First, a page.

Meaning of white in ancient Egypt
In ancient Egyptian art white represented purity and omnipotence. Many sacred animals (hippo, oxen and cows) were white. White clothing was worn during religious rituals and to "wear white sandals" was to be a priest. Many symbolic religious objects and tools were made of white alabaster, such as offering and libation vessels, canopic jars and even the embalming table.
White was also seen as the opposite of red, because of the latter's association with rage and chaos, and so the two were often paired to represent completeness. The two crowns which were combined to form the dual crown were the white crown of Upper Egypt and the red crown of Lower Egypt.
The holy city of Memphis was originally known as "Ineb hedj" which is generally translated as "White Walls", and white was the heraldic colour of Upper Egypt.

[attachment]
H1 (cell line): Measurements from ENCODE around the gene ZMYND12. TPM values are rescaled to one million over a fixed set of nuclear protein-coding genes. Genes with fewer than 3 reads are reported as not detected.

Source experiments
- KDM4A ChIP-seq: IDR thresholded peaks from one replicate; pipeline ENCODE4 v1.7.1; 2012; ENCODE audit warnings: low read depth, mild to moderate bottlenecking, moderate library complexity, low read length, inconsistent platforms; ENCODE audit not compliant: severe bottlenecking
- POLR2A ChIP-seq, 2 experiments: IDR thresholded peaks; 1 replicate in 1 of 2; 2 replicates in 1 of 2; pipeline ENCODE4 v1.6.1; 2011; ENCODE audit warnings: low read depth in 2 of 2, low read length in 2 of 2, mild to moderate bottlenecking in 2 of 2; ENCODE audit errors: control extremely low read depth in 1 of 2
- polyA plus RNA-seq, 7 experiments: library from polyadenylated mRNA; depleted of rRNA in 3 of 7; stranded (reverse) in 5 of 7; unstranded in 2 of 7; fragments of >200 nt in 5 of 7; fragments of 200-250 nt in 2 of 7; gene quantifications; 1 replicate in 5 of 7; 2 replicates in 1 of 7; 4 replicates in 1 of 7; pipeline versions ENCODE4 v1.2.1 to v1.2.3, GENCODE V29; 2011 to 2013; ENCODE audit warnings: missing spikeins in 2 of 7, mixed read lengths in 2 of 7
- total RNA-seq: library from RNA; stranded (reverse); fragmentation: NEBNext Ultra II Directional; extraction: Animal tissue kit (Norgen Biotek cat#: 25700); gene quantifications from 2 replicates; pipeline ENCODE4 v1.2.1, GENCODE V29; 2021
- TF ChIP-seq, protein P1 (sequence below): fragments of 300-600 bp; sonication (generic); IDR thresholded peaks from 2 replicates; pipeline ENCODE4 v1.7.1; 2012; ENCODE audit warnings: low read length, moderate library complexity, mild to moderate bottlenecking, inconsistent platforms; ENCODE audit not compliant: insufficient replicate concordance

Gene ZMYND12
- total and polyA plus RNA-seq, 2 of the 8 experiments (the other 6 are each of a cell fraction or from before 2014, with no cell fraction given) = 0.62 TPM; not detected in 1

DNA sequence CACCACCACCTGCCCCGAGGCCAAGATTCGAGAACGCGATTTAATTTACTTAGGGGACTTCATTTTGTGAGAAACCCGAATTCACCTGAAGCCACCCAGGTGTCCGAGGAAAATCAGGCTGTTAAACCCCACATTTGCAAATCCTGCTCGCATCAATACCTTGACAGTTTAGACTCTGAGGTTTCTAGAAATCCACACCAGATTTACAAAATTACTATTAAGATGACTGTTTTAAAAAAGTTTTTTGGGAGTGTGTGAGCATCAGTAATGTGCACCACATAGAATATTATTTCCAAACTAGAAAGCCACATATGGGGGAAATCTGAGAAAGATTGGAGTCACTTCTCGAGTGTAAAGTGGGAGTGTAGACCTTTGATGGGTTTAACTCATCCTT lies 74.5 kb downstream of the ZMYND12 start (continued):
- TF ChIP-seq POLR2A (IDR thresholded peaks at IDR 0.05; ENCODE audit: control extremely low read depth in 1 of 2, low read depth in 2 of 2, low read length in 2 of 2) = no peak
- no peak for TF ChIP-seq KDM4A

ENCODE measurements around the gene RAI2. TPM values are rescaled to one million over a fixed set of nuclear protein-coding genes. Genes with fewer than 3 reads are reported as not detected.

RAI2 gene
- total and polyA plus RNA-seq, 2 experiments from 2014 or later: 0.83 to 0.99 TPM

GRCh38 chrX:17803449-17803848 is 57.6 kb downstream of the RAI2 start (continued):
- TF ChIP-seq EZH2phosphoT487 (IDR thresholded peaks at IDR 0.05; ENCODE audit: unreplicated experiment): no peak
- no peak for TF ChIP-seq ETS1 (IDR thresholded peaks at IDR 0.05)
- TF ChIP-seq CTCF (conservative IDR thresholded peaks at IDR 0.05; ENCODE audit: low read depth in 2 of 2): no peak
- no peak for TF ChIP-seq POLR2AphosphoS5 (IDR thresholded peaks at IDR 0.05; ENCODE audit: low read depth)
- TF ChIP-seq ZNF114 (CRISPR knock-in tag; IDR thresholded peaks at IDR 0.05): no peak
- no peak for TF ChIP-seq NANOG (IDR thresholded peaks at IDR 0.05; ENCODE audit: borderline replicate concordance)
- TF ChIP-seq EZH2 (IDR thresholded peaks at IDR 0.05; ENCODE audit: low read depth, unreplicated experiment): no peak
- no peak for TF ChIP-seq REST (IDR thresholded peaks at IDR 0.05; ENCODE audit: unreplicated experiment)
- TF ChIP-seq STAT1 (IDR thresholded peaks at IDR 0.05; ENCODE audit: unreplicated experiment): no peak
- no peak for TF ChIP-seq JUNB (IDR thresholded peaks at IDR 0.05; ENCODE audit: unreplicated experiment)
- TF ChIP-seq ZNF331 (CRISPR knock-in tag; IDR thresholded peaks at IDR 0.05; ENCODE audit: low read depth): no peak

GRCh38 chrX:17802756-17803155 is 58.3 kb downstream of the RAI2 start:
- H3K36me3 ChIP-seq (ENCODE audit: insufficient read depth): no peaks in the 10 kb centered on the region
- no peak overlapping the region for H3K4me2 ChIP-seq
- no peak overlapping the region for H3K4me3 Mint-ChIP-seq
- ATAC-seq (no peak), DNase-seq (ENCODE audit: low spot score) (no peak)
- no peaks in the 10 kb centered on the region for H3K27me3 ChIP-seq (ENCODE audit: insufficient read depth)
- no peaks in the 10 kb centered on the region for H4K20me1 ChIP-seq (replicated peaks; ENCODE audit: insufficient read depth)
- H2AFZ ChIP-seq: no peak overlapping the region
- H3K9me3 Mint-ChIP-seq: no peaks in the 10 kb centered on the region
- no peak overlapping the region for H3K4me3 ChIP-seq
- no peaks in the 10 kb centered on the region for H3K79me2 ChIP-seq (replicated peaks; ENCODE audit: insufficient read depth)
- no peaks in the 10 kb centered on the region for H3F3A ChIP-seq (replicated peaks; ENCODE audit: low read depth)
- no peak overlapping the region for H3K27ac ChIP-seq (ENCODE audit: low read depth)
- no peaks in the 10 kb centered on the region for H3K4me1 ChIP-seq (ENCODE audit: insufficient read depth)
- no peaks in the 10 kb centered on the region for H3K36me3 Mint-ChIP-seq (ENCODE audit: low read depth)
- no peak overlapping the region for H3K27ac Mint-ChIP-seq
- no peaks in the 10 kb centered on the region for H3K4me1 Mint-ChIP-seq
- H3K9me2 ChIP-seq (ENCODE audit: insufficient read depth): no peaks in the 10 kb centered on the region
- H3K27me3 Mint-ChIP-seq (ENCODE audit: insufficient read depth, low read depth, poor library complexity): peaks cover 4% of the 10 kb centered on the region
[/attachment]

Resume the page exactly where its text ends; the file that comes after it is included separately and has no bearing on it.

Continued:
The word "hedj" represents both white and silver. Silver was very highly prized in Egypt, and fairly scarce. It was very popular in pharonic jewellery, when it was available, and was known as "white gold" (nub hedj). The white lotus was the symbol of the god Nefertum and statues of him were sometimes made of silver. Silver and gold together represented the moon and sun respectively.
Egyptian cotton was generally cream coloured, but white cloth was highly prized. In the Admonitions of Ipuwer the author shows how bad things have become by lamenting "None have white garments in this time". White paint was made from chalk or gypsum which were plentiful in Egypt.
copyright J Hill 2010